- Worrying, stressing out, or having an anxiety attack on small things or hiccups in their plans.
- A depressed state or low mood that lasts for more than two weeks.
- A gradual loss of interest in activities and social interactions.
- Social withdrawal or isolation.
- A change in appetite.
- Unexplained energy loss, low mood, and fatigue.
- Sometimes, an increase in irritability, anger, or other exaggerated behaviors.
- Feelings of hopelessness, worthlessness, guilt, and suicidal thoughts.
- Changes in sleeping pattern.
- Unexplained physical problems, such as headache, constipation
- Struggling to concentrate, remember something, or make a decision.
These are the telltale signs of a mental health issue and a looming mental illness in seniors. Now that social distancing and isolation are the new norm, loved ones and caregivers in senior housing should be more attentive to their senior loved ones.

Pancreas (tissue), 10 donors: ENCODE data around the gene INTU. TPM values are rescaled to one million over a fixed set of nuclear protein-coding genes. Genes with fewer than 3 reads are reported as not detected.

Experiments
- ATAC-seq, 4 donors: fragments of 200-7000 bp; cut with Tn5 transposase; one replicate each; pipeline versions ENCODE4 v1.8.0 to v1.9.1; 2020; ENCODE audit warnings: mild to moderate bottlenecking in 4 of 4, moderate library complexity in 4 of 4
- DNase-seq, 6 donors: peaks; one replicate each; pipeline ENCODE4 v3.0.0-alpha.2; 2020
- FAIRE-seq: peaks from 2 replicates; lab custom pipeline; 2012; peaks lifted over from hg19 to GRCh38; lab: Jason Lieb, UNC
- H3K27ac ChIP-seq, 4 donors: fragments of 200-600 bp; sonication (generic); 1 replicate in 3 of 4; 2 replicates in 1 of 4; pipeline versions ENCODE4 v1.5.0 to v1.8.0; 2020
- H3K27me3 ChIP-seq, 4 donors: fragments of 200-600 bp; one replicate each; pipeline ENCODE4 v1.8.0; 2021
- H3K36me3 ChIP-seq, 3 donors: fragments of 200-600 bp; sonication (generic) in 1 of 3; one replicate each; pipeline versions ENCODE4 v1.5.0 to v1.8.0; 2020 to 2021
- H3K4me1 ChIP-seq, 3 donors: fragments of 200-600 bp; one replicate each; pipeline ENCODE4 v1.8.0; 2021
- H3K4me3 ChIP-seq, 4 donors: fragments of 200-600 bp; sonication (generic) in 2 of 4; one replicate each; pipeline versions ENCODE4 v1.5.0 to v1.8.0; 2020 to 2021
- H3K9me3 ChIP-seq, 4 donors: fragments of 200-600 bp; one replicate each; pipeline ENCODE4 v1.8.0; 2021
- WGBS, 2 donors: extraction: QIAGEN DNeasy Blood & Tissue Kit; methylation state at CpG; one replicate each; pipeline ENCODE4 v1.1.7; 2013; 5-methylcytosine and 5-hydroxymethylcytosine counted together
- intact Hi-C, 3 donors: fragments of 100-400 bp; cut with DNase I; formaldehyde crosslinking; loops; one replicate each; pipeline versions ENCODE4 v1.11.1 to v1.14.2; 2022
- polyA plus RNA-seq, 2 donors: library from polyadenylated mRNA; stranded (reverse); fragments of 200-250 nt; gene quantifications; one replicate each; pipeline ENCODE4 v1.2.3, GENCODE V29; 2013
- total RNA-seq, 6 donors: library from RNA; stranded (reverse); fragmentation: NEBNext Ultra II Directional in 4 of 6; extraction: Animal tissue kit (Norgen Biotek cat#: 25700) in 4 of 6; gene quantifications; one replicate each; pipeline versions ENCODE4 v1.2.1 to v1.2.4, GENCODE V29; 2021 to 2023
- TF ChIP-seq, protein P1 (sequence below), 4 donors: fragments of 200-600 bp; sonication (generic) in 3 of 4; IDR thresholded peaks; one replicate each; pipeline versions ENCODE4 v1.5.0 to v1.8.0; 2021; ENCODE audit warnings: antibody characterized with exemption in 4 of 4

If observed on elderlies, do not hesitate to seek a healthcare specialist on mental health, such as a psychologist or psychiatrist. Early diagnosis is the key to prevent a full-blown mental disease from developing. This also leads to an early treatment plan that usually does not involve prescription drugs.
Help Seniors Cope and Manage their Mental Health
Besides seeking a health professional, another way for loved ones and caregivers to help seniors cope with mental health issues is to show their support. Some of the ways you can do this are listed below.
1. Listen Without Judgement